Read this article from Governing magazine by a former Kansas City mayor and then pass it to any elected official in Arkansas you know. Not that they’ll pay attention. It’s about corporate welfare and you know who elects most politicians — corporations.
The bottom line
This March, the Upjohn Institute published the most comprehensive study of economic development incentives yet produced, analyzing data from 1990 to 2015. The researchers found that although the average amount of incentives tripled over that period, increasing from 9 percent of business taxes to 30 percent, they were largely ineffective and governments would have experienced the same results without the incentives 94 percent of the time.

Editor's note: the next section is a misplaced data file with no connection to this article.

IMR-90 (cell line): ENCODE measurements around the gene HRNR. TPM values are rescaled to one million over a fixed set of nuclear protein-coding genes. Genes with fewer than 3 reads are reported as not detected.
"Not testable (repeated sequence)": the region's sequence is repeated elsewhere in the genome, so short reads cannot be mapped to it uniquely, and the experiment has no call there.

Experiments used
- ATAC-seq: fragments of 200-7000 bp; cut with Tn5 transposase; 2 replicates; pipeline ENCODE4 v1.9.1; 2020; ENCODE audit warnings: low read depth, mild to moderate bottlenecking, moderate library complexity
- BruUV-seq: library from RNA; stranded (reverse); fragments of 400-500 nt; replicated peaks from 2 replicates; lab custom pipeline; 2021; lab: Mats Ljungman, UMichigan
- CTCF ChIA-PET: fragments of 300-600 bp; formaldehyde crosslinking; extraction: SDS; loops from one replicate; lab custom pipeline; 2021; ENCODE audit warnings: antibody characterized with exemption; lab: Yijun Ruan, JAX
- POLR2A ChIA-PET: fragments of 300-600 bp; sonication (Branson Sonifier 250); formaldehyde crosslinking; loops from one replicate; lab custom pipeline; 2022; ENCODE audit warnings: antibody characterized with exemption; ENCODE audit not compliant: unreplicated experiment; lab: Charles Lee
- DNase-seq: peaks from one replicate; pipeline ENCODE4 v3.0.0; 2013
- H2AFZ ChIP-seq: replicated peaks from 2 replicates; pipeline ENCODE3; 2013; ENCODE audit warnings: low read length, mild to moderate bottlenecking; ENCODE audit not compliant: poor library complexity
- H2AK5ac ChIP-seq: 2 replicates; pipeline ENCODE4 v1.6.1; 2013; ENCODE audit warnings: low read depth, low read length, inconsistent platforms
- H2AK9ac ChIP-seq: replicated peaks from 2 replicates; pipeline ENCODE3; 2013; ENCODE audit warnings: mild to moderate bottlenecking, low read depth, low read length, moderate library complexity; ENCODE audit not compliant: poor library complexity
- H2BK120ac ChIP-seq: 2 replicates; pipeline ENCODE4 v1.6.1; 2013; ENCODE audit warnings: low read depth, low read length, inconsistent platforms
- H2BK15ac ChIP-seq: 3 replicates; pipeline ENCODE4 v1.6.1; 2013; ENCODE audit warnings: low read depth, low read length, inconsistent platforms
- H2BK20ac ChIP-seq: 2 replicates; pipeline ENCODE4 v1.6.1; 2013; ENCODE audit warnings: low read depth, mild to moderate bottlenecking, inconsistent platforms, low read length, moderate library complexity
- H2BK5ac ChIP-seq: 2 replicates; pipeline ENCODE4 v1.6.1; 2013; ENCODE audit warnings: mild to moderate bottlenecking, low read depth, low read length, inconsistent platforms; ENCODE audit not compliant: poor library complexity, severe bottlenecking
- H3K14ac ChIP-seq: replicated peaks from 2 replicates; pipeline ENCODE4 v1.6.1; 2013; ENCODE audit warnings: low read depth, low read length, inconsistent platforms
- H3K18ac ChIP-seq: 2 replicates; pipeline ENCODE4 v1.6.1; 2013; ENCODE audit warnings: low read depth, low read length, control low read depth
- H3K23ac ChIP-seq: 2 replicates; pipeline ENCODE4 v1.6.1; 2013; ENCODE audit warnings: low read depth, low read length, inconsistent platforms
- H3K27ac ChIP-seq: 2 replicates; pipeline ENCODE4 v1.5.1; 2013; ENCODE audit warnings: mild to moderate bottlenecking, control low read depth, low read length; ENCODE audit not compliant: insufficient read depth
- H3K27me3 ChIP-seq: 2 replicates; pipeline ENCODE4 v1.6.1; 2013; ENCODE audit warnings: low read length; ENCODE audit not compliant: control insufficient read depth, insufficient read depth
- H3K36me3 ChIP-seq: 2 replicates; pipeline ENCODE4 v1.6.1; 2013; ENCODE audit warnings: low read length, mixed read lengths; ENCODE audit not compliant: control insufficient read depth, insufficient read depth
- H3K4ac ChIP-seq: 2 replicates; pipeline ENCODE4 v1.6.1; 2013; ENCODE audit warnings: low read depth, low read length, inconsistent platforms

Governments looking for a more effective way to spur economic development ought to take a look at what’s going on in Richmond, Va. In 2014, then-Mayor Dwight C. Jones created the Office of Community Wealth Building, which was charged with reducing overall poverty by 40 percent and child poverty by 50 percent by 2030. The program’s integrated strategy focuses on expanded workforce development, targeted job creation, improved educational outcomes and development of a regional transportation system.
The Arkansas legislature expanded corporate welfare in 2017.